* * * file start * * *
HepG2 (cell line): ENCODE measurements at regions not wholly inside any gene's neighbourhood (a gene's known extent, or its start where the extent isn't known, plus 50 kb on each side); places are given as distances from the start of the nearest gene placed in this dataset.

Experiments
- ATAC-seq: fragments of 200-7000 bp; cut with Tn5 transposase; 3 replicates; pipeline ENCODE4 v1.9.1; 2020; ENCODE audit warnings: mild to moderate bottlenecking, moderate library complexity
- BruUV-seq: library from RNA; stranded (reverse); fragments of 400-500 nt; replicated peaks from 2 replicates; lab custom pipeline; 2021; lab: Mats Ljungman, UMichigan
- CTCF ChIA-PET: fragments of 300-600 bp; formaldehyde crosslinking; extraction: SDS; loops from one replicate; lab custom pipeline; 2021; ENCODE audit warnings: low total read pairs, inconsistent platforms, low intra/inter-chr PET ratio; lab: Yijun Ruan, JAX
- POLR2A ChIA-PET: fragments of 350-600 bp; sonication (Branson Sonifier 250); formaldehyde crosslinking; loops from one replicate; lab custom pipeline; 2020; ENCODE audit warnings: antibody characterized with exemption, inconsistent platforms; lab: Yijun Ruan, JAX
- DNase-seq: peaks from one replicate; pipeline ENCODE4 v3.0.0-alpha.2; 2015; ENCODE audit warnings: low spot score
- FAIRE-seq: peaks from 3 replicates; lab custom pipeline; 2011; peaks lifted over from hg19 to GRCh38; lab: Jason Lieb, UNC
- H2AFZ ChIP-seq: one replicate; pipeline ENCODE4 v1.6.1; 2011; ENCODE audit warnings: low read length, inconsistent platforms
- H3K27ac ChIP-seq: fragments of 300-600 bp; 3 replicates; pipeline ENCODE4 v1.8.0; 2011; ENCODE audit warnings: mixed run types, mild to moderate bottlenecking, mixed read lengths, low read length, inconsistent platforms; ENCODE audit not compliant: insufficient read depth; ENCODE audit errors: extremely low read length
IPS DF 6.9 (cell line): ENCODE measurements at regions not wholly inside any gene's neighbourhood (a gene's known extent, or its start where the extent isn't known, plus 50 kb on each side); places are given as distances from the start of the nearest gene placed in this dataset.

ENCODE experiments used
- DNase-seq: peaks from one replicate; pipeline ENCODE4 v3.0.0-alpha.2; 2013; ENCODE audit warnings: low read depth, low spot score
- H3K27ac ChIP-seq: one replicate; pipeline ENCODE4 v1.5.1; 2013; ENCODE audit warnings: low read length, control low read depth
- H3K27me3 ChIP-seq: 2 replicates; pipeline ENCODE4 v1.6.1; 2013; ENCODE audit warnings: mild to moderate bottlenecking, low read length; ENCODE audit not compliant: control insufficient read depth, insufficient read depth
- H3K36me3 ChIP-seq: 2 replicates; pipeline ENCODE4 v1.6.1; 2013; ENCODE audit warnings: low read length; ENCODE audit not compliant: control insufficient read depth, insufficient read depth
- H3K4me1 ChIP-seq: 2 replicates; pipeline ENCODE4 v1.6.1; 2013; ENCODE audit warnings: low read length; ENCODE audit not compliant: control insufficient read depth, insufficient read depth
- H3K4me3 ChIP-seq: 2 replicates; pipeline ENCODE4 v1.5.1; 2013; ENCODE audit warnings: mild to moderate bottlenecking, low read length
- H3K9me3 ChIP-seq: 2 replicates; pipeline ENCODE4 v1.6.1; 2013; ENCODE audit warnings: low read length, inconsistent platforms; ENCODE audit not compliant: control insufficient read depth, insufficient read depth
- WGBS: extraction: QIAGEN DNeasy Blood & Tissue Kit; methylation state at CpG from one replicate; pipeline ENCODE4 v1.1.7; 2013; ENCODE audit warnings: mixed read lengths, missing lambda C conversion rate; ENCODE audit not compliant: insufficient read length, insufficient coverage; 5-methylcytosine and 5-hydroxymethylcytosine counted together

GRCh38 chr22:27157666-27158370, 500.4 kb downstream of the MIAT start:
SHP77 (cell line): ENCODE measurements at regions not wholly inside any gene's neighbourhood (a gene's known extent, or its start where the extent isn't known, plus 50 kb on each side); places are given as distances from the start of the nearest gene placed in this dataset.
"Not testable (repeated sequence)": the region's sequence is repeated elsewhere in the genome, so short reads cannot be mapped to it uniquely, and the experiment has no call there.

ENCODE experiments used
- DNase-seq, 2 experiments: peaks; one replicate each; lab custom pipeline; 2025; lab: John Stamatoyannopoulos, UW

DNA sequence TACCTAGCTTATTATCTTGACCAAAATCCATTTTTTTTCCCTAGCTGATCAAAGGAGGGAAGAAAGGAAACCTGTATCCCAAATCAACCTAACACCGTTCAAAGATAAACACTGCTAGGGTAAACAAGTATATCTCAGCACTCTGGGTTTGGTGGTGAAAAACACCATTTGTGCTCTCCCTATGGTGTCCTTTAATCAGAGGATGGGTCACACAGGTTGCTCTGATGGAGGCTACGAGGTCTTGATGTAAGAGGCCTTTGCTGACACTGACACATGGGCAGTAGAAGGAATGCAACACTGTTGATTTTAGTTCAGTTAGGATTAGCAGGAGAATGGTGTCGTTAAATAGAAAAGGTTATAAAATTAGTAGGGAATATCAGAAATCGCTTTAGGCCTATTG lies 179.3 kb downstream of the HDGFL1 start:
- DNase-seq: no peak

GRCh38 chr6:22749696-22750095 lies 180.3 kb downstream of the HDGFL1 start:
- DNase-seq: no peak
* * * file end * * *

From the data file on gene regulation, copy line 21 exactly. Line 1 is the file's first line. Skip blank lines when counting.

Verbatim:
GRCh38 chr22:27157666-27158370, 500.4 kb downstream of the MIAT start: